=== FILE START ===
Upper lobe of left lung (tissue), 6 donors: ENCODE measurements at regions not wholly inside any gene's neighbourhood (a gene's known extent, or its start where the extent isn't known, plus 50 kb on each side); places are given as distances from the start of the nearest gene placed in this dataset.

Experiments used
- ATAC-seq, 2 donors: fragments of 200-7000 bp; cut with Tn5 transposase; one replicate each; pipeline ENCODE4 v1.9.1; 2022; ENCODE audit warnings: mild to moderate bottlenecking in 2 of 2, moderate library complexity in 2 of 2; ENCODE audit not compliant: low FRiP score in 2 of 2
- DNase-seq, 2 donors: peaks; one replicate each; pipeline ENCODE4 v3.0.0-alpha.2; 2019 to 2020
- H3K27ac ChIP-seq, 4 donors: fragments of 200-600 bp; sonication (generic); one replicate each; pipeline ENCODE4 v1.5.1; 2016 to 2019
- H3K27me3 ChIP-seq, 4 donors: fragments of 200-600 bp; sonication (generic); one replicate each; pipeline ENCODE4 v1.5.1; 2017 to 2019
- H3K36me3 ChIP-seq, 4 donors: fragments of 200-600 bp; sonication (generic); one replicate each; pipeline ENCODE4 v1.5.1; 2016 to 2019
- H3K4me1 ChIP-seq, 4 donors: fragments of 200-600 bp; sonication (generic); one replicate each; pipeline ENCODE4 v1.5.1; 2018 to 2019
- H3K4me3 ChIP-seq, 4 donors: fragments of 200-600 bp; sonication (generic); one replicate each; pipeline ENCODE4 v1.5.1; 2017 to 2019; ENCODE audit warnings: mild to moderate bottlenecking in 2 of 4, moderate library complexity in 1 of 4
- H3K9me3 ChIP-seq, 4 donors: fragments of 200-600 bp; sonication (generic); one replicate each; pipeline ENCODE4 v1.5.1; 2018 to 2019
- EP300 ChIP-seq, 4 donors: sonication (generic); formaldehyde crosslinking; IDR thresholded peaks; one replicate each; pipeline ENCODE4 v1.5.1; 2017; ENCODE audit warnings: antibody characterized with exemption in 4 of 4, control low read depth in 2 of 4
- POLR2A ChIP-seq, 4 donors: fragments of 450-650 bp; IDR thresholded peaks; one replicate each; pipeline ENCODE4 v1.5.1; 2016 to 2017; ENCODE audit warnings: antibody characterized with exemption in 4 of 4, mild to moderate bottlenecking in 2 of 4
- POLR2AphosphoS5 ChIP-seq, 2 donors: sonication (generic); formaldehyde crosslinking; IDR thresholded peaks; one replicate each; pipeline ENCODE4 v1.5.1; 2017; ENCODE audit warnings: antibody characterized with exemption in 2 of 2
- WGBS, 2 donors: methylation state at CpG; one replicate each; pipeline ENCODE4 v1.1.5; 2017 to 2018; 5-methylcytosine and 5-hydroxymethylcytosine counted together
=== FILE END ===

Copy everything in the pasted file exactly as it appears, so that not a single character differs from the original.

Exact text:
Upper lobe of left lung (tissue), 6 donors: ENCODE measurements at regions not wholly inside any gene's neighbourhood (a gene's known extent, or its start where the extent isn't known, plus 50 kb on each side); places are given as distances from the start of the nearest gene placed in this dataset.

Experiments used
- ATAC-seq, 2 donors: fragments of 200-7000 bp; cut with Tn5 transposase; one replicate each; pipeline ENCODE4 v1.9.1; 2022; ENCODE audit warnings: mild to moderate bottlenecking in 2 of 2, moderate library complexity in 2 of 2; ENCODE audit not compliant: low FRiP score in 2 of 2
- DNase-seq, 2 donors: peaks; one replicate each; pipeline ENCODE4 v3.0.0-alpha.2; 2019 to 2020
- H3K27ac ChIP-seq, 4 donors: fragments of 200-600 bp; sonication (generic); one replicate each; pipeline ENCODE4 v1.5.1; 2016 to 2019
- H3K27me3 ChIP-seq, 4 donors: fragments of 200-600 bp; sonication (generic); one replicate each; pipeline ENCODE4 v1.5.1; 2017 to 2019
- H3K36me3 ChIP-seq, 4 donors: fragments of 200-600 bp; sonication (generic); one replicate each; pipeline ENCODE4 v1.5.1; 2016 to 2019
- H3K4me1 ChIP-seq, 4 donors: fragments of 200-600 bp; sonication (generic); one replicate each; pipeline ENCODE4 v1.5.1; 2018 to 2019
- H3K4me3 ChIP-seq, 4 donors: fragments of 200-600 bp; sonication (generic); one replicate each; pipeline ENCODE4 v1.5.1; 2017 to 2019; ENCODE audit warnings: mild to moderate bottlenecking in 2 of 4, moderate library complexity in 1 of 4
- H3K9me3 ChIP-seq, 4 donors: fragments of 200-600 bp; sonication (generic); one replicate each; pipeline ENCODE4 v1.5.1; 2018 to 2019
- EP300 ChIP-seq, 4 donors: sonication (generic); formaldehyde crosslinking; IDR thresholded peaks; one replicate each; pipeline ENCODE4 v1.5.1; 2017; ENCODE audit warnings: antibody characterized with exemption in 4 of 4, control low read depth in 2 of 4
- POLR2A ChIP-seq, 4 donors: fragments of 450-650 bp; IDR thresholded peaks; one replicate each; pipeline ENCODE4 v1.5.1; 2016 to 2017; ENCODE audit warnings: antibody characterized with exemption in 4 of 4, mild to moderate bottlenecking in 2 of 4
- POLR2AphosphoS5 ChIP-seq, 2 donors: sonication (generic); formaldehyde crosslinking; IDR thresholded peaks; one replicate each; pipeline ENCODE4 v1.5.1; 2017; ENCODE audit warnings: antibody characterized with exemption in 2 of 2
- WGBS, 2 donors: methylation state at CpG; one replicate each; pipeline ENCODE4 v1.1.5; 2017 to 2018; 5-methylcytosine and 5-hydroxymethylcytosine counted together